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K. Ishii, T. Kabata, T. Oshika; Cataract Surgery Improved Vision–Related Depressive Pseudo–Dementia in Elderly Patients . Invest. Ophthalmol. Vis. Sci. 2006;47(13):666.
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© ARVO (1962-2015); The Authors (2016-present)
To evaluate the influence of cataract surgery on the mental status of patients with depression and cognitive impairment.
The 25–item National Eye Institute Visual Functioning Questionnaire (NEI–VFQ25), Mini–Mental State Examination (MMSE), and Beck Depression Inventory (BDI) are the measures designed to assess vision related quality of life (QOL), cognitive impairment, and depression. These tests were recorded before and 2 months after surgery in 65 patients undergoing phacoemulsification and intraocular lens implantation for bilateral cataract (75.2±7.8 years, range 55 to 93 years).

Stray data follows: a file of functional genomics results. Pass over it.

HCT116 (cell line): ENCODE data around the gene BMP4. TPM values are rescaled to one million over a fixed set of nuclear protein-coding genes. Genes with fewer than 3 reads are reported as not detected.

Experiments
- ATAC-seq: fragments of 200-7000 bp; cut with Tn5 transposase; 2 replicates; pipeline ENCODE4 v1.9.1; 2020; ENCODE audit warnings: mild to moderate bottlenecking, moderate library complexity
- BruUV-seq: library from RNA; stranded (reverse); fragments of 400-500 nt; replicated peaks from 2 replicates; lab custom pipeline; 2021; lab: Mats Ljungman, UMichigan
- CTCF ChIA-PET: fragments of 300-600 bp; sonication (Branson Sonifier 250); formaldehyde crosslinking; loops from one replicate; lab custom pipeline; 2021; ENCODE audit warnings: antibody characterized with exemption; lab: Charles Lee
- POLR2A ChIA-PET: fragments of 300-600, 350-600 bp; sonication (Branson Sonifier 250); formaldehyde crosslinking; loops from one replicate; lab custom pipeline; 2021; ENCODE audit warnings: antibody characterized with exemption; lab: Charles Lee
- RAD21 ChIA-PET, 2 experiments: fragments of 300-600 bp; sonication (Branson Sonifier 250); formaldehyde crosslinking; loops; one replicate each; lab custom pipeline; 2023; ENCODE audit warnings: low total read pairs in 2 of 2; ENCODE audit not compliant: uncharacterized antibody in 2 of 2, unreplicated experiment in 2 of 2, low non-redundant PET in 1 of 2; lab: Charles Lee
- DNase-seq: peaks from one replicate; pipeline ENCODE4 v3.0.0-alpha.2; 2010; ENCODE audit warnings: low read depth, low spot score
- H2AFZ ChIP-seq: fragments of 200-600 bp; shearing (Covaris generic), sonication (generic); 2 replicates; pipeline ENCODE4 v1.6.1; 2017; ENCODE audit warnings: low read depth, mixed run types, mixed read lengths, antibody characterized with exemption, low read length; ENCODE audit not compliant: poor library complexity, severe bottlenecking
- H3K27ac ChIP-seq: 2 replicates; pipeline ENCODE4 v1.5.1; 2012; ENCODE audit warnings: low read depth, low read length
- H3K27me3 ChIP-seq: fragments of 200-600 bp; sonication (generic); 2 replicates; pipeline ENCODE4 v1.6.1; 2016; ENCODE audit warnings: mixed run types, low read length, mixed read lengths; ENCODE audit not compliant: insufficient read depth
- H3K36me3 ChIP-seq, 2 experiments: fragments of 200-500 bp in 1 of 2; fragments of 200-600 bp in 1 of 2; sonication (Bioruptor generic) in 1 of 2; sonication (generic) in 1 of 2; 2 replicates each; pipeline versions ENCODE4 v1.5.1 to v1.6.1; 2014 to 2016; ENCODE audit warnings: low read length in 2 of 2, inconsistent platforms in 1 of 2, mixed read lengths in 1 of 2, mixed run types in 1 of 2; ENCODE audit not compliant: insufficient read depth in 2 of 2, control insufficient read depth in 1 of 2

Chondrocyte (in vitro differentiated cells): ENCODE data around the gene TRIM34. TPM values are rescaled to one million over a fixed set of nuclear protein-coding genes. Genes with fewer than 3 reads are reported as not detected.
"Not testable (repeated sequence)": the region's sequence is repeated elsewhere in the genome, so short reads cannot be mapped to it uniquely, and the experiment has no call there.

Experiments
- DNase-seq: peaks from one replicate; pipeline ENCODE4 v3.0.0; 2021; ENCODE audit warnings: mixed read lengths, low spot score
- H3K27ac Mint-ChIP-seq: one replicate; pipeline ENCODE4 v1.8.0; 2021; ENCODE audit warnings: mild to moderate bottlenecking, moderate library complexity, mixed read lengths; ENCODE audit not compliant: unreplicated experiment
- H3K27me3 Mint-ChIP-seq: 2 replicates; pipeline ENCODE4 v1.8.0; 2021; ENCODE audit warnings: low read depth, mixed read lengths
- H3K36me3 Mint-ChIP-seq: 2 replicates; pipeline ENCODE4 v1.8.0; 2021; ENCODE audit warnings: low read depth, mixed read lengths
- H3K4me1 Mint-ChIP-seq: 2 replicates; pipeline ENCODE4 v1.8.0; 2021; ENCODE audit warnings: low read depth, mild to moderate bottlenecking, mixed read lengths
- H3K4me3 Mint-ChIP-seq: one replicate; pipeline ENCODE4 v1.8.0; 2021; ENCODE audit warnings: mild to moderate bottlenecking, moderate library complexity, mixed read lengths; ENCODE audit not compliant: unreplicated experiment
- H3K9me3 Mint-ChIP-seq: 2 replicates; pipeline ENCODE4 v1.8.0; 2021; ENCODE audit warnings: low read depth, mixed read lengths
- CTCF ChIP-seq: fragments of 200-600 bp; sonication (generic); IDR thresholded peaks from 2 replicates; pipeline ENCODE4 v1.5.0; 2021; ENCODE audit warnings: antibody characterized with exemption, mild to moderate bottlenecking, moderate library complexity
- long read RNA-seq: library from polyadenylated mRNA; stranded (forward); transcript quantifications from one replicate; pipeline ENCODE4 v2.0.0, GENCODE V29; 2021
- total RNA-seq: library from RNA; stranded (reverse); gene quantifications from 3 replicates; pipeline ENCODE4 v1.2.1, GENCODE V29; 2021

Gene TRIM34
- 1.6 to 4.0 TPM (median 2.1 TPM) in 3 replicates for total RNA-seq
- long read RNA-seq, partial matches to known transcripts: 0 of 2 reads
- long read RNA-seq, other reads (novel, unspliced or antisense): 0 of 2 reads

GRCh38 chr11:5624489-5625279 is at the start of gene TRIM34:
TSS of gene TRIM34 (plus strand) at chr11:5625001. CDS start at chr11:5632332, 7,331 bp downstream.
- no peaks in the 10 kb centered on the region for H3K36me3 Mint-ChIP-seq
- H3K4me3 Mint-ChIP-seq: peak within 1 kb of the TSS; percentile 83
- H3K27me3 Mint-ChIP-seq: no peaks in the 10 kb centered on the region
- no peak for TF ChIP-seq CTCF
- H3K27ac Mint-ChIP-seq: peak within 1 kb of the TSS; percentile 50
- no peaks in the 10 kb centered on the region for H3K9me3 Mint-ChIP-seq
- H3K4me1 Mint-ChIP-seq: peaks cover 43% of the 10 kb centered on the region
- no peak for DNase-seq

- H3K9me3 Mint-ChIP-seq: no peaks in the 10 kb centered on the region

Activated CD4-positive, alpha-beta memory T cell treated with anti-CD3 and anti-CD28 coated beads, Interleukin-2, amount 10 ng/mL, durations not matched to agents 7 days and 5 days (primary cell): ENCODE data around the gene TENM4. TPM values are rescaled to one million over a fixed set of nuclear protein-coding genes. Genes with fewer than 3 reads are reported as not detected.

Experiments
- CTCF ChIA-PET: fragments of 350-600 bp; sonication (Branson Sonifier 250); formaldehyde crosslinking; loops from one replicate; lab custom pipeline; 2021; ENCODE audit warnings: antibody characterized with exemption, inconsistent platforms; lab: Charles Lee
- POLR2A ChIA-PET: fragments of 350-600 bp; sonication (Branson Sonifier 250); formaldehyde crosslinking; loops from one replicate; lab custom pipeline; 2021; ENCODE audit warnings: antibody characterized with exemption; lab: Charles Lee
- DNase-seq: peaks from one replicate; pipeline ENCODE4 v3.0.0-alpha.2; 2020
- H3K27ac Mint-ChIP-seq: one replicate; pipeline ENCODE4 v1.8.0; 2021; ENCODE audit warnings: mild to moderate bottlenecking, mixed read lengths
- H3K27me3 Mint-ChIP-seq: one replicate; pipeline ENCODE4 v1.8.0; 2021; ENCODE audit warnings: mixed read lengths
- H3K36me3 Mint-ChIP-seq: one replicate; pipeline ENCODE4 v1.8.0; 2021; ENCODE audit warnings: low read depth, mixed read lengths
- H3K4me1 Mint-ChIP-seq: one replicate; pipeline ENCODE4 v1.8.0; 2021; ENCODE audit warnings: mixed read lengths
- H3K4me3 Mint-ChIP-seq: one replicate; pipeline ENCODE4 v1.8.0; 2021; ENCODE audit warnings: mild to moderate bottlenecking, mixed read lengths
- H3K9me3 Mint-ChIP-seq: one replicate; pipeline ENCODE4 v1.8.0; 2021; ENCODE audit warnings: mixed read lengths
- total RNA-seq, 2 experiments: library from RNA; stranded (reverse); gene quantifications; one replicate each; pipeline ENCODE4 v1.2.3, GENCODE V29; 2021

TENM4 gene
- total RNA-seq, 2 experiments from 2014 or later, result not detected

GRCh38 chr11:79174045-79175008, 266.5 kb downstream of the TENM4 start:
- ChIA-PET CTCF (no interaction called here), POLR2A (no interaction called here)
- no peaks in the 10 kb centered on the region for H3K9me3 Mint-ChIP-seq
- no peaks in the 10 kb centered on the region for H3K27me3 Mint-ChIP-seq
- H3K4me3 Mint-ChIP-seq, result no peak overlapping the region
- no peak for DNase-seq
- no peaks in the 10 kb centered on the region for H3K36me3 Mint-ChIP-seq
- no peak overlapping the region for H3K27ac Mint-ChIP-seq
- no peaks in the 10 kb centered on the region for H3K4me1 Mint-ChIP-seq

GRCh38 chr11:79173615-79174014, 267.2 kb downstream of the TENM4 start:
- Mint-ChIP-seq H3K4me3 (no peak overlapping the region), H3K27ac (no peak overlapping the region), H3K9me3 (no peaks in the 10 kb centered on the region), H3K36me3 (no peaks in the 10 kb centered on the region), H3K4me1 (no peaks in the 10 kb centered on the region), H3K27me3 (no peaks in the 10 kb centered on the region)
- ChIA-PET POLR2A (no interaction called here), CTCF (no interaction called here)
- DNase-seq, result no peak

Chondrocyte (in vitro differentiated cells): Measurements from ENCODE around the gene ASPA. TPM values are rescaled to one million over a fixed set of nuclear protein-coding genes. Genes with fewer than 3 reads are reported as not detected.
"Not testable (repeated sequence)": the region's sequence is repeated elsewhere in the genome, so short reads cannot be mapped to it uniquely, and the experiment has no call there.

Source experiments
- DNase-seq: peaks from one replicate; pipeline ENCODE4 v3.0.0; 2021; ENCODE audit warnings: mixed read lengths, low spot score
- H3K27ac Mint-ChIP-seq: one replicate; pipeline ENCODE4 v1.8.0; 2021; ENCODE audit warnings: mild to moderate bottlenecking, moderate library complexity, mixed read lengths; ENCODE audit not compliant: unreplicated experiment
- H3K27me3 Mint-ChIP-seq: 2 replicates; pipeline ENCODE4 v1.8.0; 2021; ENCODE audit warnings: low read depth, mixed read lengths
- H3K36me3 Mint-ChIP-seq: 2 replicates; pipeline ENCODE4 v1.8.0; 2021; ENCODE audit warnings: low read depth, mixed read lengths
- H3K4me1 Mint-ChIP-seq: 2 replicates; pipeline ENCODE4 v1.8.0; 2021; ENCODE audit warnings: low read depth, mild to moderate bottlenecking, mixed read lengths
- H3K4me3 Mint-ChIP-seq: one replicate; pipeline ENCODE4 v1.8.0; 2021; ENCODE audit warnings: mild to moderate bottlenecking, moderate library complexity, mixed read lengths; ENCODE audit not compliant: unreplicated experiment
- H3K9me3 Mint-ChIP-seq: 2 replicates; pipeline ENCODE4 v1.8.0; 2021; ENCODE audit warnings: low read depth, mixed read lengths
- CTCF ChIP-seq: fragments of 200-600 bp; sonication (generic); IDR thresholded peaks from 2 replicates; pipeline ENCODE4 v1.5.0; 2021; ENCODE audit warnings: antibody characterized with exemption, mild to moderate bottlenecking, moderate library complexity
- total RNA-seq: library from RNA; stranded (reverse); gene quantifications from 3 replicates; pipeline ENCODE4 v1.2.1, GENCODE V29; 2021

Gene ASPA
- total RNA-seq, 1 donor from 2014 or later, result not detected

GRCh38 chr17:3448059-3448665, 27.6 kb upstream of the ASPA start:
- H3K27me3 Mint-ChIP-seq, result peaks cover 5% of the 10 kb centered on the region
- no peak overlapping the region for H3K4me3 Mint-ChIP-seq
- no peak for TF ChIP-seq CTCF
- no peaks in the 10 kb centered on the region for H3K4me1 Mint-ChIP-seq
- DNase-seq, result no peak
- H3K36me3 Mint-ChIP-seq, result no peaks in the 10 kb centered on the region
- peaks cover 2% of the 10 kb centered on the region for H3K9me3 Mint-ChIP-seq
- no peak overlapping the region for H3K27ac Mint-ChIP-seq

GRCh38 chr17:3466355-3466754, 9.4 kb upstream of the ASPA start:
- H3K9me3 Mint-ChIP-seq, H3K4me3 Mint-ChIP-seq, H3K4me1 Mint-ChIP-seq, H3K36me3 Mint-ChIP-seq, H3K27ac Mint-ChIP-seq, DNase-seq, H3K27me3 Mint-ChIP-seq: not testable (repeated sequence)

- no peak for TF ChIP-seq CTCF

Cataract surgery significantly improved VFQ25 and MMSE scores (p<0.001, paired t–test). The changes in VFQ–25 scores showed significant negative correlation with changes in BDI scores (Pearson r = –0.330; p<.01), and change in MMSE and BDI scores showed significant negative correlation (Pearson r = –0.441; p<.001). Cognitive impairment did not improve in those who showed no improvement in depression.
Cognitive impairment improved in patients who showed significant improvement of depression by cataract surgery. These results indicate that cataract surgery improves vision–related depressive pseudo–dementia.
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